The other night we watched the 2010 Edgar Wright film, Scott Pilgrim versus the World and it really made me wonder. My early twenties were nothing like Scott Pilgrim or his hipster friends; I wasn’t cool in a nerd way, didn’t play an instrument and definitely didn’t live in Canada. In fact, if you go back to the comic book, Scott Pilgrim, that the film was based on, I was 29 when that came out, so it was a generation different anyway.
What the film did do well was generate such an evocation of youth. Particularly with all the video game pinging and imagery. I was a bit gamer in my youth. To say the least. I didn’t have a particularly interesting or awesome childhood, there’s certainly not a lot there I ache to return to. I was shy, awkward, and more comfortable on my own than with other people. I liked escapism, comics, books, video games and the like, anything that put me somewhere else and as someone else.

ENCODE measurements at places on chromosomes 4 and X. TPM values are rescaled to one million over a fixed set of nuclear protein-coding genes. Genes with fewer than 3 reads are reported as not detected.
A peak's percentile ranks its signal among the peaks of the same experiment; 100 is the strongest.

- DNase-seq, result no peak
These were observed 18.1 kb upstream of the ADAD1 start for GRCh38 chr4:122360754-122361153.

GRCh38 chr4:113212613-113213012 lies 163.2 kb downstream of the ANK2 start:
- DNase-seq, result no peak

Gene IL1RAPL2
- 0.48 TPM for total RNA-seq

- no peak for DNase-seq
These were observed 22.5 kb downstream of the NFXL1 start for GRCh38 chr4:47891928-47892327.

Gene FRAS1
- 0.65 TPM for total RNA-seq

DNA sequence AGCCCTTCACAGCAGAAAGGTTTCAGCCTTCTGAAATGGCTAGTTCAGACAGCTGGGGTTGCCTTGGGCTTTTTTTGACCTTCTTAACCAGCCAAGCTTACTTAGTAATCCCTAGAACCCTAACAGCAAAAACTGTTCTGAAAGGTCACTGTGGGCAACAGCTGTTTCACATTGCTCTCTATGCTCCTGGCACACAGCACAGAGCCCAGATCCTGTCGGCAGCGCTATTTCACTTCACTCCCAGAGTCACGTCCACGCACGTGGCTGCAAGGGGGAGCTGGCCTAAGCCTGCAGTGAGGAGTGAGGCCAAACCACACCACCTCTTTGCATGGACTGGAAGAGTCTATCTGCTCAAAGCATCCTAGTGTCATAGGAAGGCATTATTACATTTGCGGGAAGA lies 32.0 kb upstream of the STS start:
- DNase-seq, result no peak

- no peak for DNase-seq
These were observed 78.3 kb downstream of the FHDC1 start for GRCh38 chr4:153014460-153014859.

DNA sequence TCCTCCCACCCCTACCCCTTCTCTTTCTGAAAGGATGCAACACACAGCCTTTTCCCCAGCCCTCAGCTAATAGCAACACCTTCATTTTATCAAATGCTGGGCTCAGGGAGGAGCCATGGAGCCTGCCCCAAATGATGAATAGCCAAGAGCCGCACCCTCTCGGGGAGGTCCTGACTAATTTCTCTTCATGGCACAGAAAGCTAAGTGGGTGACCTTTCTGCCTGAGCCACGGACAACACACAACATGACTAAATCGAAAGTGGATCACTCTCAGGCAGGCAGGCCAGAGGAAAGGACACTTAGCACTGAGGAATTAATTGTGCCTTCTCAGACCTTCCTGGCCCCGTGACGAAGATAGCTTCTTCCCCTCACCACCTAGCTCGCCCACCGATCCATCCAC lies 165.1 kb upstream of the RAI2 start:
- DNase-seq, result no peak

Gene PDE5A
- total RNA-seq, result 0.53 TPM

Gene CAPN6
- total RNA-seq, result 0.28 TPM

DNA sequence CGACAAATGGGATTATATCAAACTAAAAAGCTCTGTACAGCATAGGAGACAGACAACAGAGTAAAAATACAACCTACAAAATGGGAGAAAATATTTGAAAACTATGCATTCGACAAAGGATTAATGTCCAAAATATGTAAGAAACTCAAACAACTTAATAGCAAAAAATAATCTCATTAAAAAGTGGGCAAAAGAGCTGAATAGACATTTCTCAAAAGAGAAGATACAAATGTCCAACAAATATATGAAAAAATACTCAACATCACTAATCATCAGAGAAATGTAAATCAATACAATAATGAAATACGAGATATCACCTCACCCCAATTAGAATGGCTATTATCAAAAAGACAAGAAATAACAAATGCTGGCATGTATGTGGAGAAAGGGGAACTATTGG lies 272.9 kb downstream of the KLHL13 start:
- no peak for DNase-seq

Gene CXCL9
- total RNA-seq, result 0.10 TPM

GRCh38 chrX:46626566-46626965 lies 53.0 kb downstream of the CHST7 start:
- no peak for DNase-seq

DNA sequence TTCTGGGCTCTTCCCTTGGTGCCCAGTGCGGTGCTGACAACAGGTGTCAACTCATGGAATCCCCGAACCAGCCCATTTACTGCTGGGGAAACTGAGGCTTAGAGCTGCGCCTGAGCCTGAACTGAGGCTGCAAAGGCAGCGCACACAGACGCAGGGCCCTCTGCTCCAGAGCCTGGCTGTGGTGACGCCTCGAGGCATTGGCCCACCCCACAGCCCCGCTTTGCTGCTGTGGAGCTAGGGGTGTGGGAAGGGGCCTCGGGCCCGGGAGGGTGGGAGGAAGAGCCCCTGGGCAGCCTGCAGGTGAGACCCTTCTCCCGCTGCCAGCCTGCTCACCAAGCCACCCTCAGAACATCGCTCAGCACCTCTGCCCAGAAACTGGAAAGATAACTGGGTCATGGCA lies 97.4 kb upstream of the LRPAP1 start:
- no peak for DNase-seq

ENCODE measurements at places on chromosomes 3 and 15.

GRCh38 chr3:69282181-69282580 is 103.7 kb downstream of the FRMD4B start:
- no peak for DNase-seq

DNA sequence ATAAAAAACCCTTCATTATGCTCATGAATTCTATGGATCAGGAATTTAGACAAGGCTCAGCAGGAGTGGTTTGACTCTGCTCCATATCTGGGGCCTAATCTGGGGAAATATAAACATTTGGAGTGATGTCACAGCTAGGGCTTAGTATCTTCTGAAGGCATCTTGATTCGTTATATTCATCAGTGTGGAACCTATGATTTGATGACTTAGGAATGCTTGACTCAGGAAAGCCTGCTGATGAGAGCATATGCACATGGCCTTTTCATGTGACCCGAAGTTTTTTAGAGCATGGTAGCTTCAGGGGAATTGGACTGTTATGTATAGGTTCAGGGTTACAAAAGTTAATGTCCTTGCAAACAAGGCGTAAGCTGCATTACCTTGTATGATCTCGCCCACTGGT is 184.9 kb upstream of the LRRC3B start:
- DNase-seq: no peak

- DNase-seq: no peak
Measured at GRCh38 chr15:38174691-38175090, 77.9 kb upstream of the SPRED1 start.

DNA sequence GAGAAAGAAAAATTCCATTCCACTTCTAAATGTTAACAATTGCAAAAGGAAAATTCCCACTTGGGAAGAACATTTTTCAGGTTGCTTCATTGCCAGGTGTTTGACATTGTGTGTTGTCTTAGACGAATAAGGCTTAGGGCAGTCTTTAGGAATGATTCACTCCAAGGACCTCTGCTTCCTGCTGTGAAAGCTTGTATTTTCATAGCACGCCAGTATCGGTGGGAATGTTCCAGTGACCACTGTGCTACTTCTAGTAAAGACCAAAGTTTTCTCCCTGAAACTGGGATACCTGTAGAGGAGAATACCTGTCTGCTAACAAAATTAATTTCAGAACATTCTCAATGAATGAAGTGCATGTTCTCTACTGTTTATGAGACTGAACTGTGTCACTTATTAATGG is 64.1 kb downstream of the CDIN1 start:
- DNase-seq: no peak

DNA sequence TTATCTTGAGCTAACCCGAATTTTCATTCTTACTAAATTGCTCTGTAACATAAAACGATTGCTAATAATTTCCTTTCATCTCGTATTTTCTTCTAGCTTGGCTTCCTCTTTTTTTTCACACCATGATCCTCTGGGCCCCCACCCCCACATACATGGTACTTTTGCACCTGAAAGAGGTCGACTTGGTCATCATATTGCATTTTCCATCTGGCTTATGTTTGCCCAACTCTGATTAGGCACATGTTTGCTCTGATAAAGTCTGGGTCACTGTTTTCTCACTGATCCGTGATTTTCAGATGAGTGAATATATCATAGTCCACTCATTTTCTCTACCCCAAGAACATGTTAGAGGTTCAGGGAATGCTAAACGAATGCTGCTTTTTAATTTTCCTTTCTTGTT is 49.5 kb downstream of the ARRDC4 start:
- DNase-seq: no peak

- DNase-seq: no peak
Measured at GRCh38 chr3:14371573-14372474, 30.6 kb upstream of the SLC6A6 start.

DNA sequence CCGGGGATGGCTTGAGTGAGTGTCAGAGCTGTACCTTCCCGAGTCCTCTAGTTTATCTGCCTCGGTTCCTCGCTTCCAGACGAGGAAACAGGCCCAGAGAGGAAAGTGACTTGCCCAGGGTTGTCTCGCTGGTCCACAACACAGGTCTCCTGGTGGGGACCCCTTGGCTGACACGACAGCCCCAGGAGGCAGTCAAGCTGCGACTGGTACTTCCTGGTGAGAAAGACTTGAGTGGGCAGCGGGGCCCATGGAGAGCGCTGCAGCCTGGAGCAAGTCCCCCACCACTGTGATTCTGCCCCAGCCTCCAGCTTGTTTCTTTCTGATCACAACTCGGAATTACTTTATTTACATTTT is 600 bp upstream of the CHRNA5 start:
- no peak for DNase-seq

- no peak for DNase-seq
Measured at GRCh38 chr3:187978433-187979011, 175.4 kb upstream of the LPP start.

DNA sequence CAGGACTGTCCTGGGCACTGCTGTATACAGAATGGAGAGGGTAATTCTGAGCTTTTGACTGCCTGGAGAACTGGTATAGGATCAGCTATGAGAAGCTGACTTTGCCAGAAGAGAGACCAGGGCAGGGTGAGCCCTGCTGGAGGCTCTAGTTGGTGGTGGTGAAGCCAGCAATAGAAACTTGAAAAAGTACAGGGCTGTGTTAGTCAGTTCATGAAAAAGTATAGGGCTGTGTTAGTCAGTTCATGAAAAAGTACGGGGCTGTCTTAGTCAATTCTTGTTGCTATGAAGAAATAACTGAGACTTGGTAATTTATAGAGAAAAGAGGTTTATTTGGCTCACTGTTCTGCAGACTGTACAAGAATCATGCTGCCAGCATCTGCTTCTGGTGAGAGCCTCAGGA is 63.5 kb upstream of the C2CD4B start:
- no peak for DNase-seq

So now I’m 36, married to a lovely lady and I have two smashing kids, which is a big improvement on anything from my early twenties or late teens by any marker you’d care to use. And I am happy, even though the kids drive me bonkers at times, and there never seems to be any time to do anything at a time when I’m not knackered from doing anything else. I think whats got me feeling all melancholy can be summed up nicely by a line from Pink Floyd’s Time: “And then one day you find ten years have got behind you, no one told you when to run, you missed the starting gun.”
I’m happy where I am now, and I’m happy how I’ve got here but Scott Pilgrim has made me think I should have had more fun getting here.